Before and after treatment image of a sample set 3 disc.

Burn This Disc: Treating Fire-Affected Optical Discs, Part II

This is part two of three in a series of blog posts about a research project on treating fire-affected optical discs. This month, we’re focusing on cleaning tests.

In the first part of this series I introduce my research on treating CDs and DVDs that underwent a test-fire. I outlined my variables and discussed my first set of cleaning tests for these discs which were covered in soot and water spots. 

The second round of cleaning tests explored the use of solvents to remove soot from the discs. The solvents would be applied with one of the four cleaning tools that we decided to use after our initial tests: Kimwipes, PEC-PAD wipes, cotton swabs, and soot sponges. (The Japanese brush would be the first tool I used to remove any loose debris from the surface, as is common practice.) We decided to stick with reverse osmosis (filtered) water and 70% isopropyl alcohol as suggested by the literature. These are also inexpensive and commercially available and therefore accessible to many people and institutions. If we decided that we did not like the results from these two solvents, then we could add more test solvents later.

For this second round of tests, I grabbed some of the soot-covered discs that we had prepared and divided the front and back surfaces into four sections:

  • Control: no cleaning would be done in this area
  • Dry application: where the cleaning tool would be applied with no solvent
  • Water: where the tool would be applied with a few droplets of distilled water
  • Isopropanol: where the tool would be applied with a few droplets of isopropyl alcohol (also known as isopropanol)

Each of these four areas was divided in half, where one half was covered with a pressure-adhesive backed white paper label and the other was not. (Pressure-sensitive adhesive labels are not recommended for use on discs of permanent value, but they exist in archives as received accessions nonetheless). These divisions would help us compare different cleaning methods. 

After making these divisions, I tested each tool with the solvents. Below is an image of the test with the soot sponge.

A soot-covered disc has four sections labeled

After noting my observations on the best cleaning methods, I was finally ready to move onto treating the discs from the burn. There were three treatment scenarios for the varying conditions of the discs:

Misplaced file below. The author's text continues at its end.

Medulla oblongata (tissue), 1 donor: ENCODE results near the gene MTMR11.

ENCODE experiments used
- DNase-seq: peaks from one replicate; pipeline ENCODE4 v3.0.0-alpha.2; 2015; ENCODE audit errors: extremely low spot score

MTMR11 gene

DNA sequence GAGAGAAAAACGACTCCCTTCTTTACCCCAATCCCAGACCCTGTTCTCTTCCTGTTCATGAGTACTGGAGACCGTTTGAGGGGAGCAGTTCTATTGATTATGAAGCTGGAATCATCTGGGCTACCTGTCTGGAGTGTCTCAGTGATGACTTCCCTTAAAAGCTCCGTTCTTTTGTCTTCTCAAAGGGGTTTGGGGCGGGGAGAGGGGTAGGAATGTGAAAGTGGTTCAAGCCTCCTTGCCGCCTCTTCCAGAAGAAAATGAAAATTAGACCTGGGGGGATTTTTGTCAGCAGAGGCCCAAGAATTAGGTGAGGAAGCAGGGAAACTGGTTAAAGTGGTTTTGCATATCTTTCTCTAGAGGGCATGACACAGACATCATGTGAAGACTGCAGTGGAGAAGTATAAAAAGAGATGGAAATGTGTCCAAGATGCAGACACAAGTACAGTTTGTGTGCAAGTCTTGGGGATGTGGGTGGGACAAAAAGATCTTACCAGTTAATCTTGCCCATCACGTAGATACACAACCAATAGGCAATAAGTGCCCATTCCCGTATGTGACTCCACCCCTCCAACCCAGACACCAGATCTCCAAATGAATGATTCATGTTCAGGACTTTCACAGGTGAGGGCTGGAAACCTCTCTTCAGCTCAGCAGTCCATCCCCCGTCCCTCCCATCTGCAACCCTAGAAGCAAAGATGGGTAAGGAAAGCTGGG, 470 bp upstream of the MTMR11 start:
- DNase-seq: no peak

• Sample set 1: Discs inside of the storage box which did not sustain damage from the fire event
  • Sample set 2: Discs that were in the box with no lid, and had no label attached to the surface
  • Sample set 3: Discs that were in the box with the lid, and did have a label attached to the surface

Sample set 1 discs only required a gentle wipe of the surface with a dry Kimwipe to remove dust and maybe a fingerprint or two.

Sample set 2 and set 3 discs sustained water and soot damage from the fire. In both cases, I first used the Japanese brush to gently sweep the looser soot particles into a vacuum. Then, for the sample set 2 discs, I applied a damp Kimwipe with the reverse osmosis water, followed by a dry Kimwipe to remove any excess water. I then applied a damp Kimwipe with isopropanol, followed by a dry Kimwipe. After that, I let the disc air dry. During my cleaning tests, I observed that just passing a Kimwipe with water did not remove the soot entirely from the surface. Additionally, only doing a pass with a Kimwipe with isopropanol  smeared  the soot. These observations helped me formulate my final cleaning workflow: combining both solvent applications, applying a Kimwipe first with water then with isopropanol, gave me the benefits of both solvents while addressing their drawbacks.

For sample set 3 discs, I wiped the surface with a dry soot sponge only on the label side of the disc, which was effective in removing the soot from the label. We decided not to remove the labels from the discs, as this would save us time and because we determined the soot sponge removed enough of the soot that it would be safe to insert into the computer’s disc drive.

After cleaning the discs, I took photographs of them. I was now able to enter into the final stage of the research.

Tune in next month for part three of this series.

Figure 2. Before and after treatment image of a sample set 2 disc.

Figure 3. Before and after treatment image of a sample set 3 disc.

Further Reading:

 

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